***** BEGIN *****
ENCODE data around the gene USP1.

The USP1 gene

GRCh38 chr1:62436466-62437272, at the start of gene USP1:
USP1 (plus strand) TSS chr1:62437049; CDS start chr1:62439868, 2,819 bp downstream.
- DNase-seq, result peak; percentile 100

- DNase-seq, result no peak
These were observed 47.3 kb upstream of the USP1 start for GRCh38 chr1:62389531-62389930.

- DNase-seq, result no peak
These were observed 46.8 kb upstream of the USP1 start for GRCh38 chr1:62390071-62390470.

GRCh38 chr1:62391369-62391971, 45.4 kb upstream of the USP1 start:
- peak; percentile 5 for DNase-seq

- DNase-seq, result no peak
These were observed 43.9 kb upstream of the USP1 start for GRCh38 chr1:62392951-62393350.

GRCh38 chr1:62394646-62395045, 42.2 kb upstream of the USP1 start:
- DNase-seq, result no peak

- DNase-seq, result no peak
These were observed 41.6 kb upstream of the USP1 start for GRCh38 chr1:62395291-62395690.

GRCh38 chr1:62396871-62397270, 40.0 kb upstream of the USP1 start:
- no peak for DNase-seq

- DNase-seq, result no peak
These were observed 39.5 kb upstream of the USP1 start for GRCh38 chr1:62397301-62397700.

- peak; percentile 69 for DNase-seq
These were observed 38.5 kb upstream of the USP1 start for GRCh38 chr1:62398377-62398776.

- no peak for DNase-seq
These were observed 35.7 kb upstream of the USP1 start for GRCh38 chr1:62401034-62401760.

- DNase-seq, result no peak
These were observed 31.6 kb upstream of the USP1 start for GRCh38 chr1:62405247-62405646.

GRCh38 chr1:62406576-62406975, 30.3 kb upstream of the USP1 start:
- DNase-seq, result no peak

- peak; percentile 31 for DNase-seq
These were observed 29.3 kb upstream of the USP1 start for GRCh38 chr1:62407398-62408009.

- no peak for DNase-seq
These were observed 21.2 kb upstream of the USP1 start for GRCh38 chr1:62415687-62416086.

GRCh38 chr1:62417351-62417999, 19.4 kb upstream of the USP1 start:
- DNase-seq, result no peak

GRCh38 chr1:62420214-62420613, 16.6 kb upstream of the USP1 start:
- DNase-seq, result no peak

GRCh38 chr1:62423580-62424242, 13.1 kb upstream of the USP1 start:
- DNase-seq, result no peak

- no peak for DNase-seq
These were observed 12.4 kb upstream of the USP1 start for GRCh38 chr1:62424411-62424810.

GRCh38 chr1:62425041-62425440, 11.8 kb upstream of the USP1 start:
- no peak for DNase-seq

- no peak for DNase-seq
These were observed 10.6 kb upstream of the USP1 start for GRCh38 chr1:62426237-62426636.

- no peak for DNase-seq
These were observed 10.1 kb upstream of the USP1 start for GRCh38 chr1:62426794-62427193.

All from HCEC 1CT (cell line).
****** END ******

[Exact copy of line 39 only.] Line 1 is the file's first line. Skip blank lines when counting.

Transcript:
- DNase-seq, result no peak